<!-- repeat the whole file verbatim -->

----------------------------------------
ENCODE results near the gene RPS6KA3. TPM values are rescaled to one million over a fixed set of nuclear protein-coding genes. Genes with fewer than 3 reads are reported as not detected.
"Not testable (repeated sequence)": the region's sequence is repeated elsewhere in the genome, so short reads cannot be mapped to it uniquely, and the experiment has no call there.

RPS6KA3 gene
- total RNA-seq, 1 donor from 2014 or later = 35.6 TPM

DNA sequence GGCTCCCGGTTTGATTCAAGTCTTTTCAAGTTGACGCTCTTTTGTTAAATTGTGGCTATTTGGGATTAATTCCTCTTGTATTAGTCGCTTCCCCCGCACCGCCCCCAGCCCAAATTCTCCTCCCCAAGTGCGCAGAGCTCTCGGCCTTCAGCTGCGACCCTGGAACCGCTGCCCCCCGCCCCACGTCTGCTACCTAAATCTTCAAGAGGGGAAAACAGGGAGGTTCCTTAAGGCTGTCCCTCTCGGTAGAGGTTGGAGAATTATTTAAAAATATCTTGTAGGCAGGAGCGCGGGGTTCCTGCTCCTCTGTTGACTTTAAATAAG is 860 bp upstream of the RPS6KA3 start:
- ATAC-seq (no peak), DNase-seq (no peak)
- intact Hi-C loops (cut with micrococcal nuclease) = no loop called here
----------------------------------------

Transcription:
ENCODE results near the gene RPS6KA3. TPM values are rescaled to one million over a fixed set of nuclear protein-coding genes. Genes with fewer than 3 reads are reported as not detected.
"Not testable (repeated sequence)": the region's sequence is repeated elsewhere in the genome, so short reads cannot be mapped to it uniquely, and the experiment has no call there.

RPS6KA3 gene
- total RNA-seq, 1 donor from 2014 or later = 35.6 TPM

DNA sequence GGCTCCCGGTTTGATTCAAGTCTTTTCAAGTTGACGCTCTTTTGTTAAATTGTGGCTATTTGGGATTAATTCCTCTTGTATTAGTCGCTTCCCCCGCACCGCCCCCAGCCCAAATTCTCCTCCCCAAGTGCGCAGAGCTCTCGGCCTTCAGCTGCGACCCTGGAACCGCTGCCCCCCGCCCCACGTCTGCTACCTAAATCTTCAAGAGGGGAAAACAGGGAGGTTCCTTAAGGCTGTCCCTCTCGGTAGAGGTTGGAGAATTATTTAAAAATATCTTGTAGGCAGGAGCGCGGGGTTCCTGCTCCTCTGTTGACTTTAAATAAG is 860 bp upstream of the RPS6KA3 start:
- ATAC-seq (no peak), DNase-seq (no peak)
- intact Hi-C loops (cut with micrococcal nuclease) = no loop called here